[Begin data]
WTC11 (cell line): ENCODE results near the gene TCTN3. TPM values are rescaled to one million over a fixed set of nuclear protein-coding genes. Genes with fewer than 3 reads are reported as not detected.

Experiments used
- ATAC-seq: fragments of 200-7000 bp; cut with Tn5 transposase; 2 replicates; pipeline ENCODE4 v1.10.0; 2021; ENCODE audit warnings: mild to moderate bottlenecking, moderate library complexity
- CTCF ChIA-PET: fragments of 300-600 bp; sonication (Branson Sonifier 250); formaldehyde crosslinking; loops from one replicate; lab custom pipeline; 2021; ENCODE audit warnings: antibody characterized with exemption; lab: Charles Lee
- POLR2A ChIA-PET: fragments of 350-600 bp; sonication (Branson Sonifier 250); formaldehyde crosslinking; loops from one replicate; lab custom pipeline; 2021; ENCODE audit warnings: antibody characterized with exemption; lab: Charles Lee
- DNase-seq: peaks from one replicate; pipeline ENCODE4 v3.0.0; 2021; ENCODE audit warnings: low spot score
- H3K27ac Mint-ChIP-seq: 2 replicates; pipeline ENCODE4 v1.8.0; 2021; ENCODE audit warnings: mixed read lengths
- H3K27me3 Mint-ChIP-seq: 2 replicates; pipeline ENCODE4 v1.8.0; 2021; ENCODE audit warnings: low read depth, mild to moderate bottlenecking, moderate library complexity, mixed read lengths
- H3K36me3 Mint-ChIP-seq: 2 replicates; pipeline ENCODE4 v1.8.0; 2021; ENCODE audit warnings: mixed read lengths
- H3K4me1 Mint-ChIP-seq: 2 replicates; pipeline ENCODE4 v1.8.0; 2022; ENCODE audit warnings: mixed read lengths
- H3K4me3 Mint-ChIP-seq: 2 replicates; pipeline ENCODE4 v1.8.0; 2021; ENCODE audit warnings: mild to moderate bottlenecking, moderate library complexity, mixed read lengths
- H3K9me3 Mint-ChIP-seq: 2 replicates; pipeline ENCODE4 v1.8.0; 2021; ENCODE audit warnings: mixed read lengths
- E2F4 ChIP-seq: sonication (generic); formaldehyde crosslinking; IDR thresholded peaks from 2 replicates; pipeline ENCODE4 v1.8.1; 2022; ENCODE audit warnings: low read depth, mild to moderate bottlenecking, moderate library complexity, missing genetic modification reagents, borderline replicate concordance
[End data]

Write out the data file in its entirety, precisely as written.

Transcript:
WTC11 (cell line): ENCODE results near the gene TCTN3. TPM values are rescaled to one million over a fixed set of nuclear protein-coding genes. Genes with fewer than 3 reads are reported as not detected.

Experiments used
- ATAC-seq: fragments of 200-7000 bp; cut with Tn5 transposase; 2 replicates; pipeline ENCODE4 v1.10.0; 2021; ENCODE audit warnings: mild to moderate bottlenecking, moderate library complexity
- CTCF ChIA-PET: fragments of 300-600 bp; sonication (Branson Sonifier 250); formaldehyde crosslinking; loops from one replicate; lab custom pipeline; 2021; ENCODE audit warnings: antibody characterized with exemption; lab: Charles Lee
- POLR2A ChIA-PET: fragments of 350-600 bp; sonication (Branson Sonifier 250); formaldehyde crosslinking; loops from one replicate; lab custom pipeline; 2021; ENCODE audit warnings: antibody characterized with exemption; lab: Charles Lee
- DNase-seq: peaks from one replicate; pipeline ENCODE4 v3.0.0; 2021; ENCODE audit warnings: low spot score
- H3K27ac Mint-ChIP-seq: 2 replicates; pipeline ENCODE4 v1.8.0; 2021; ENCODE audit warnings: mixed read lengths
- H3K27me3 Mint-ChIP-seq: 2 replicates; pipeline ENCODE4 v1.8.0; 2021; ENCODE audit warnings: low read depth, mild to moderate bottlenecking, moderate library complexity, mixed read lengths
- H3K36me3 Mint-ChIP-seq: 2 replicates; pipeline ENCODE4 v1.8.0; 2021; ENCODE audit warnings: mixed read lengths
- H3K4me1 Mint-ChIP-seq: 2 replicates; pipeline ENCODE4 v1.8.0; 2022; ENCODE audit warnings: mixed read lengths
- H3K4me3 Mint-ChIP-seq: 2 replicates; pipeline ENCODE4 v1.8.0; 2021; ENCODE audit warnings: mild to moderate bottlenecking, moderate library complexity, mixed read lengths
- H3K9me3 Mint-ChIP-seq: 2 replicates; pipeline ENCODE4 v1.8.0; 2021; ENCODE audit warnings: mixed read lengths
- E2F4 ChIP-seq: sonication (generic); formaldehyde crosslinking; IDR thresholded peaks from 2 replicates; pipeline ENCODE4 v1.8.1; 2022; ENCODE audit warnings: low read depth, mild to moderate bottlenecking, moderate library complexity, missing genetic modification reagents, borderline replicate concordance